The Gift of Awkwardness

9 May

Given my daily awkwardness (it may be getting worse with age?), I often joke with family and friends that it is my gift to them. This usually elicits a different response from people. For example, my sister rolls her eyes whereas my parents stare at me blankly (probably wondering where they went wrong in raising me?). And men… well, the men just walk away. {cough}

Except there was one day…one glorious day…while at University in which my awkwardness became a gift – literally!

Despite the fact that my dorm mate, Allie, and I lived an hour and a half away from University, her mother sent her weekly care packages. Each carefully selected item came individually wrapped in brown butcher paper. My mom’s care package consisted of her shoving a half-ton of Kraft Easy Mac into my overnight bag. Look, I get it. It sounds practical and delicious. But once you’ve eaten it twice a day every day for the better part of a semester you will never want to eat it again!

We were now nearing the end of our first semester at University and finals were upon us. All the girls in our dorm were stressed out. Not to mention I think our menstrual cycles had synced up. The usual cattiness level had escalated from Ermahgerd to Claw-your-eyes-out. I was terrified!

In a show of support during this difficult time, Allie’s mom sent the biggest care package I had ever seen. As she tore through the box, butcher paper rained down on us. I attempted to ignore her in order to study for my finals, but the allure of the care package was too much.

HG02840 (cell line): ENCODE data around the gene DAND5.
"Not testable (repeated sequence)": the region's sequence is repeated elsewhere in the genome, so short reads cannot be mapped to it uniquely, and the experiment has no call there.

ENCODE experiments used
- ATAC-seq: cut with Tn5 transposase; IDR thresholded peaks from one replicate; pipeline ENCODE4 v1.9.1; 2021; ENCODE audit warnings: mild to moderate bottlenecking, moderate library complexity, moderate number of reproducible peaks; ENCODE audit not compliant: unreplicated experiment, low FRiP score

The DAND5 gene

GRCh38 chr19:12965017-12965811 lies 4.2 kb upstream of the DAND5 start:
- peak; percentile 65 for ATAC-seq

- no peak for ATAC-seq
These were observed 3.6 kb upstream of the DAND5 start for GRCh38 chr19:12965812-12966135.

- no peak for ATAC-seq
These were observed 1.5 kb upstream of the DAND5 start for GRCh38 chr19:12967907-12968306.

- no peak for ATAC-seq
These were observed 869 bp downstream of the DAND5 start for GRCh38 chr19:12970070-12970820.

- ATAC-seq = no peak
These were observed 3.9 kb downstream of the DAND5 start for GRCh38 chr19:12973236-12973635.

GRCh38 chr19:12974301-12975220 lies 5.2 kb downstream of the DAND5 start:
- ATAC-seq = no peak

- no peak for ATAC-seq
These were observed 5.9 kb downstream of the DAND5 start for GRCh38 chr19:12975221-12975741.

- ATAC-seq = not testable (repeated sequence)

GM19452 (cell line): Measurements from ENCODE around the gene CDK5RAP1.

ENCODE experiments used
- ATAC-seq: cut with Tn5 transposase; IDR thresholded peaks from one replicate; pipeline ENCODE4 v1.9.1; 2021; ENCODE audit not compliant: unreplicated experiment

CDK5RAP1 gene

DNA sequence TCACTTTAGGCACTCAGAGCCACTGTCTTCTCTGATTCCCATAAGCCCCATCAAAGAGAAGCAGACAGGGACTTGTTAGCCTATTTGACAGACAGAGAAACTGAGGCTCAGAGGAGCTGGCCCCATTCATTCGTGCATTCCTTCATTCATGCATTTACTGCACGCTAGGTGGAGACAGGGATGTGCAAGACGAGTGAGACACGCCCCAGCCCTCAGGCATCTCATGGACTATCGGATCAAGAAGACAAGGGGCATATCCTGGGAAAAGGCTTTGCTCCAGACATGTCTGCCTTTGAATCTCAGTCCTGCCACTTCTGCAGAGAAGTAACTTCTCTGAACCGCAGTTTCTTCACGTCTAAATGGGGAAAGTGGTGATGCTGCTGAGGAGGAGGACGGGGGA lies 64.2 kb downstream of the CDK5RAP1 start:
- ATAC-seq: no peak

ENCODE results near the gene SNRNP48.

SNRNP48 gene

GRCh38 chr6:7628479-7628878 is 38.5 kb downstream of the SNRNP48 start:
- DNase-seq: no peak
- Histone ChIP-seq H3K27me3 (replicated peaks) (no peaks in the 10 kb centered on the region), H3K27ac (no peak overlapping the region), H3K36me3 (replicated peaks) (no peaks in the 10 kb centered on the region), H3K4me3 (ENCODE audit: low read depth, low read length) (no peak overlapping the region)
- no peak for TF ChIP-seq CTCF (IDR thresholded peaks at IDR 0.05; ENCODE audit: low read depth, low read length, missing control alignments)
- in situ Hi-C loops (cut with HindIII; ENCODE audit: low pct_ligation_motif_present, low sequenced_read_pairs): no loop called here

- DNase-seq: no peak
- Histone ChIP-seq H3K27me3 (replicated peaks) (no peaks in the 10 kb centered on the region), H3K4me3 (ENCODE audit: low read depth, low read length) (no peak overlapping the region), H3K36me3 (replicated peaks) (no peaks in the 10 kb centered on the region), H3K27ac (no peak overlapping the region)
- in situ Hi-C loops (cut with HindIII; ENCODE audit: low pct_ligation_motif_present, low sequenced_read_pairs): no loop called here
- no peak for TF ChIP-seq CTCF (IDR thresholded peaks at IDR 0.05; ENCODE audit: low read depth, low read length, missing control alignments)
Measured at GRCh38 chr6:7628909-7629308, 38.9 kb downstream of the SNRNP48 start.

Must…see…inside…ohmygodshegotpoprocks!

Once the excitement of the care package (and sugar-high from the pop rocks) wore off, we were left with a mess. As usual, I began to kick Allie’s mess to her side of the room while straightening my side for the nth time that evening. That’s when Allie devised a way to get rid of the paper AND get me to do it for her. Of course, I didn’t realize that’s what it was at the time…

A photograph of me wrapped as a gift exists somewhere, but I cannot find it.  However, this is a fair representation.

A photograph of me wrapped as a gift exists somewhere, but I cannot find it. However, this is a fair representation.

She suggested we use the butcher paper to dress me up as a giant present so that we could give the girls a laugh while also giving them a break from studying. Before I could say anything, Allie had already wrapped me up like a mummy, complete with Christmas bows.

Me: “Allie, I can’t see! Cut me some eye holes.”

Allie: “No! Half the fun is guessing who is inside the present. Don’t worry. I’ll guide you down the hall.”

Me: “Ok, but don’t make me run into walls or anything.”

Allie: {giggling}

Me: “Allie!”

Allie: “Oh my gosh, I woooooon’t.”

Me: {Begin bouncing down the hall because Allie bound my legs too tight. Immediately run into a wall} “Allie!!”

Allie: {faint giggling}

Me: {Begin bouncing again; run face-first into a door}

Allie: “Whoops! I didn’t mean to make you do that this time.”

Me: {Angrily mumbling to myself under 12 layers of impermeable butcher paper}

The routine involved Allie knocking on a door, singing a Christmas carol, and I would do a sort of awkward, bouncy dance. Then we would both shout “happy finals” and move on to the next room.

After about the 10th room, the inadequate air hole somewhere behind my right ear was no longer sufficient. I was beginning to black out. Allie grabbed onto the protrusion most closely resembling my left elbow and quick-bounced me back to our room.

In the end, we made an entire hall of hormonal, stressed out young women laugh so hard they nearly wet themselves. Or so I was told. I don’t know. I couldn’t really see anything.

You’re welcome, ladies.

 

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